• Cultural or management bias against disqualification. A failure by sales to disqualify leads and indicate a reason for each disqualification limits marketing’s ability to define context-specific nurture flows for those prospective buyers. In some sales organizations, lead disqualification is perceived as a negative indicator of a sales rep’s skills or attitude. Similarly, compensation-driven sales reps may be reluctant to release control of a lead that could create future revenue. SiriusAction: Explain to sales management and reps that lead disqualification is acceptable and even desired when a reason is cited for the disqualification. Lead disqualification assigns further attempts to nurture a low-quality lead to the appropriate resource, enabling reps to focus on higher-probability opportunities.
  • Non-systematic nurture streams. Many organizations lack a clear linkage between the selected reason for a lead disqualification and subsequent nurture streams. As a result, sales reps may schedule their own followup in hopes that it coincides with a favorable change in the prospect’s situation. SiriusAction: Before launching a recycled nurture program, standardize disqualification reasons. The goal of recycled lead nurturing is to enable interactions with the prospect that address the reason for the disqualification. Develop targeted nurture programs that align to disqualification reasons as well as the business needs and pain points of buyer personas. The lead disposition process also should include an option for identifying leads that are not potential buyers and should be removed from the waterfall.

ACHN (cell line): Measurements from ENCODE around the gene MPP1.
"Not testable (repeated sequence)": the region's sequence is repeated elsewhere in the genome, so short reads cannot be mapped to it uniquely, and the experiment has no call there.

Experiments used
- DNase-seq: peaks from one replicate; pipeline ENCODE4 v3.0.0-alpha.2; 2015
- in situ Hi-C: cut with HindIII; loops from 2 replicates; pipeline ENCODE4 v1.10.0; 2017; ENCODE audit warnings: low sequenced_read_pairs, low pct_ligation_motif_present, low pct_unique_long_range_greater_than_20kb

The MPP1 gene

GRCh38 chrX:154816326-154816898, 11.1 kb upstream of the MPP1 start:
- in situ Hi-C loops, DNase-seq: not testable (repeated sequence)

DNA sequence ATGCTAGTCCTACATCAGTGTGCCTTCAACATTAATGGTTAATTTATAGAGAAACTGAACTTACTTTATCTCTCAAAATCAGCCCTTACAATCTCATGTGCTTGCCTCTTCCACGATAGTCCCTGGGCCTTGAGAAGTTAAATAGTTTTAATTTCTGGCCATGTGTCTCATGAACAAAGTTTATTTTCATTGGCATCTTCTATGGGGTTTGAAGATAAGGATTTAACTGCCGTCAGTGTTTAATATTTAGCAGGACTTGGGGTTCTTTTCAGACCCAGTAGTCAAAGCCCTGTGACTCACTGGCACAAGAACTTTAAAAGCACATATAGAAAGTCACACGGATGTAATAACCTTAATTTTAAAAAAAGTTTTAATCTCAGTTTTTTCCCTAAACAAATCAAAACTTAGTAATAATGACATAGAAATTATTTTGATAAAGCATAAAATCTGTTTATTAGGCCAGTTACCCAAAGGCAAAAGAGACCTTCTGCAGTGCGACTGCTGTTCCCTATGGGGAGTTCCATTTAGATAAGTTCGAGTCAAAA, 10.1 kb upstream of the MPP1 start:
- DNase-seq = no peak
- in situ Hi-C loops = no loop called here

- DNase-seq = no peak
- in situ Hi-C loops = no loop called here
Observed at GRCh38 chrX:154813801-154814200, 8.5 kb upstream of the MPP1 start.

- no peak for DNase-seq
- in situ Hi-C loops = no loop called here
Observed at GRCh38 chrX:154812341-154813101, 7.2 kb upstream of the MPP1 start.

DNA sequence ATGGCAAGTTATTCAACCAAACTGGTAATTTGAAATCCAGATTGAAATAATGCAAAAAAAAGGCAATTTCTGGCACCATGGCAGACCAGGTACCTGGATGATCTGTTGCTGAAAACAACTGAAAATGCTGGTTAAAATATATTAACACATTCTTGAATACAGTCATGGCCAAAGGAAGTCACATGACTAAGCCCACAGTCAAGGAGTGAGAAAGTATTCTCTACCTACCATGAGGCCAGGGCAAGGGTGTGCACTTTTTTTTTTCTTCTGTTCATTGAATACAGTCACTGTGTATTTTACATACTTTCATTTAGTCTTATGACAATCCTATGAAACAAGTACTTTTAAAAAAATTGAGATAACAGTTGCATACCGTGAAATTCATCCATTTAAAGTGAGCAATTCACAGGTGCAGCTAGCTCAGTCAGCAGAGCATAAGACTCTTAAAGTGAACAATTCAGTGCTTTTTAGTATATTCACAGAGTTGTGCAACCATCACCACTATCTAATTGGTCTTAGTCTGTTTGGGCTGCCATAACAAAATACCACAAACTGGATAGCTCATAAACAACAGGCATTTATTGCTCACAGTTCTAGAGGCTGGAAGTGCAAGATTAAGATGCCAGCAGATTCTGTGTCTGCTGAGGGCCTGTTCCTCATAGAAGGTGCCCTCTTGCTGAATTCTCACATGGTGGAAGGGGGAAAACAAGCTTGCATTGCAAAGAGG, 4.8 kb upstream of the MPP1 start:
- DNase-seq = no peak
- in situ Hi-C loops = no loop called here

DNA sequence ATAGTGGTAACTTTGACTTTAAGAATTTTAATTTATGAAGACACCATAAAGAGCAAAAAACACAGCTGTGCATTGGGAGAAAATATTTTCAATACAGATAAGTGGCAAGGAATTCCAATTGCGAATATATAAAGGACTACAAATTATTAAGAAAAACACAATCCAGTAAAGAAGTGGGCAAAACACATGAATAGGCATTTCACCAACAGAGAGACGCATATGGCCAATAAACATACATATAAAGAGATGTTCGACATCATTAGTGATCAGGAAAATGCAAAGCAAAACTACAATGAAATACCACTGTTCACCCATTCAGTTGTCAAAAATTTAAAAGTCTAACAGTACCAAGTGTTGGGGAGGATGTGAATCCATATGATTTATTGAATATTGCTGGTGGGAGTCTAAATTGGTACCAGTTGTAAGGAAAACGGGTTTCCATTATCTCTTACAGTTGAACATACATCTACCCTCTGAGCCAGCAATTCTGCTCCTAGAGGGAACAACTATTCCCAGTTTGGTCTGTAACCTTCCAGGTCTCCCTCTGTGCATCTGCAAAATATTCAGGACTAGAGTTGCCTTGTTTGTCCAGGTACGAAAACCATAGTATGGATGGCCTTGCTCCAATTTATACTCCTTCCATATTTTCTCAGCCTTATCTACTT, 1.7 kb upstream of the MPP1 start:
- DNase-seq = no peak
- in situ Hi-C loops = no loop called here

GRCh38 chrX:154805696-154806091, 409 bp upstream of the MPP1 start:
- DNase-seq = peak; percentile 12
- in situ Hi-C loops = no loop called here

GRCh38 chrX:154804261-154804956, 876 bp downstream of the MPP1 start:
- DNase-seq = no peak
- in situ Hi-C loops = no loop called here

• Lack of process visibility. When process steps between sales acceptance and sales qualification are not defined or consistently executed within a specified timeframe, the organization’s ability to apply passive lead recycling will be compromised. SiriusAction: Marketing must collaborate with sales to identify key steps in the sales process between the SAL and SQL stages (e.g. needs analysis, solution identification). Measure current performance and set target goals for the velocity of opportunities through these steps, and create standard reports to identify SALs that fail to progress at the expected velocity, making them candidates for passive recycled nurturing.
  • Lack of defined service levels. Many organizations lack service levels that define expected engagement actions and corresponding timeframes (e.g. sales will attempt to reach a stalled lead four times in a two-week period). An absence of defined service levels makes it difficult to identify stalled leads. SiriusAction: Sales and marketing should jointly establish and manage service-level agreements covering qualification criteria, timeframes and actions. In addition, define criteria for identifying leads that are passive recycling candidates based on their lack of progress or activity, and specify a service level for the timeliness of passive recycle candidate resolution.

The Sirius Decision

Recycled lead nurture programs depend on close collaboration between sales and marketing teams to precisely define lead management responsibilities, qualification criteria, process steps and service levels. For example, sales support and adoption of recycled nurture programs can be increased by maintaining reps’ ownership of nurtured leads via disposition rules that route a recycled lead back to the original rep when it reaches the appropriate level of engagement. This continuity of ownership reduces reps’ fears of lost opportunity and account control, and helps them re-engage with a nurtured lead as soon as an active buying process appears ready to begin.